Registrations are now open for the 2009 Winter Fishtrap Gathering, on February 20-22, 2009 at Wallowa Lake, Oregon. The theme for this 18th annual Gathering is "Re-imagining the Wild," and all are welcome: readers, writers, and anyone interested in wilderness. For more details, an agenda, photos, and registration info, go to http://fishtrap.org/winter.shtml. Note that you can spare yourself driving by taking the FISHTRAP BUS, available from Portland and points along the I-84 corridor.

This year Fishtrap has invited three presenters who have not only written lucidly and compellingly about wildness and our connection – or lack of connection – to it, but who have all dug deep – with a paddle in whitewater, for razor clams at low tide, to lead the next pitch on a dangerous climb – and have experienced that connection personally and viscerally.

Kathleen Dean Moore is an essayist best known for her books about wet, wild places -- Riverwalking, Holdfast, and The Pine Island Paradox. Her essays can be found in journals that include Orion, Audubon, The New York Times Magazine, and Discover. She is the recipient of the Pacific Northwest Bookseller's Association Book Award, the Oregon Book Award, and the Sigurd Olson Nature Writing Award. Kathleen is Distinguished Professor of Philosophy at Oregon State University, where she directs the Spring Creek Project for Ideas, Nature, and the Written Word.

Although he has written ten books and over 150 essays, Roderick Nash is best known for Wilderness and the American Mind, first published in 1967, with a quarter-million copies sold. Outside magazine listed it as one of the "Ten Books That Changed Our World." A national leader in the field of environmental history, management, and education, Dr. Nash has won numerous awards, including a Distinguished Achievement Award from the Western Literature Association, has been a frequent expert witness for land management agencies, and has appeared in several film documentaries. He became one of the nation’s first professional river guides in 1957, and has run more than 40,000 river miles, including over 50 runs of the Grand Canyon.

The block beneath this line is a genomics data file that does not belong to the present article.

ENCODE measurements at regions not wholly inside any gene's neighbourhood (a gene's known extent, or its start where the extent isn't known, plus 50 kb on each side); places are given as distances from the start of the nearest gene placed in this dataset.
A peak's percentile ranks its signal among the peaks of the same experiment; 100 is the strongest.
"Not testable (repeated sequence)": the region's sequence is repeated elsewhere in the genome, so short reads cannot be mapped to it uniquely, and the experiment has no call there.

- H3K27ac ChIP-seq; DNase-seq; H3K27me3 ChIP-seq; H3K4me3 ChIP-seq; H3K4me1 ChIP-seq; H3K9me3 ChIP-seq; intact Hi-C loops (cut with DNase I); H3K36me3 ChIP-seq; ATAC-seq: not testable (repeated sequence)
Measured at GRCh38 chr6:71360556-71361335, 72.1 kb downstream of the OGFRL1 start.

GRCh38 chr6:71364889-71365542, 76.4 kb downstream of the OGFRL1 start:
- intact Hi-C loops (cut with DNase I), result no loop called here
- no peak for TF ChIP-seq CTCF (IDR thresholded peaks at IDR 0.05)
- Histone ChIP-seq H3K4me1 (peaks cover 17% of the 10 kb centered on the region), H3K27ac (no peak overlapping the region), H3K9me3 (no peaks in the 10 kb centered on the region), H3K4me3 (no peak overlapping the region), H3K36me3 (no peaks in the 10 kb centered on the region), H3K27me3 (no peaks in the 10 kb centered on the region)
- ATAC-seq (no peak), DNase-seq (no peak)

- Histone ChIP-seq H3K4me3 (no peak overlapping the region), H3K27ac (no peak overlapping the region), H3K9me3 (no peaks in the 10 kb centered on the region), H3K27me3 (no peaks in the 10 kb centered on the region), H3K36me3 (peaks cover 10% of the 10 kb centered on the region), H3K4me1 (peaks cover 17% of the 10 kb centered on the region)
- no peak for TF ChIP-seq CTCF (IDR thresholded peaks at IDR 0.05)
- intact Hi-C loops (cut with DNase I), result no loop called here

Jack Turner’s book of environmental essays, The Abstract Wild, is now in its fifth printing and is used by more than 50 colleges. He has also written a memoir of the Tetons, Teewinot: A Year in the Teton Range, and Travels in the Greater Yellowstone. A philosophy professor, Turner has lectured at the universities of Montana, Utah, Puget Sound, and Illinois, at Carleton College and Whitman College, and for a variety of other institutions including Greenpeace, the Murie Center, the Teton Science School, and the Wharton School of Finance Leadership Program. He has led more than 40 expeditions to Pakistan, India, China, Tibet, Nepal, Bhutan, and Peru, climbed in Wyoming’s Teton Range for 47 years, and is president of the Exum Mountain Guides and School of American Mountaineering in Grand Teton National Park.

Winter Fishtrap is held at Wallowa Lake Lodge. Registration opens on December 2, 2008, and attendance is limited to 60 people. Charter bus transportation is available from Portland and the I-84 corridor. Visit http://fishtrap.org/winter.shtml, or contact Fishtrap at 541-426-3623 orinfo@fishtrap.org.


Fishtrap will award up to five Fellowships, valued at $1,000 each, to attend the 2009 Summer Fishtrap Workshops and Gathering, to be held July 5-12, 2009 at Wallowa Lake. The Fellowships include workshop fee, food, lodging, and a partial travel stipend. There are no subject restrictions, but submissions should follow the Fishtrap mission, which is to promote "good writing in and about the West." Applicants should be from the West, or writing about the West. Submit up to eight pages of poetry or 2,500 words of prose and a half-page biography byJanuary 31, 2009. There is no entry fee. For complete submission guidelines visit http://www.fishtrap.org/fellows.shtml

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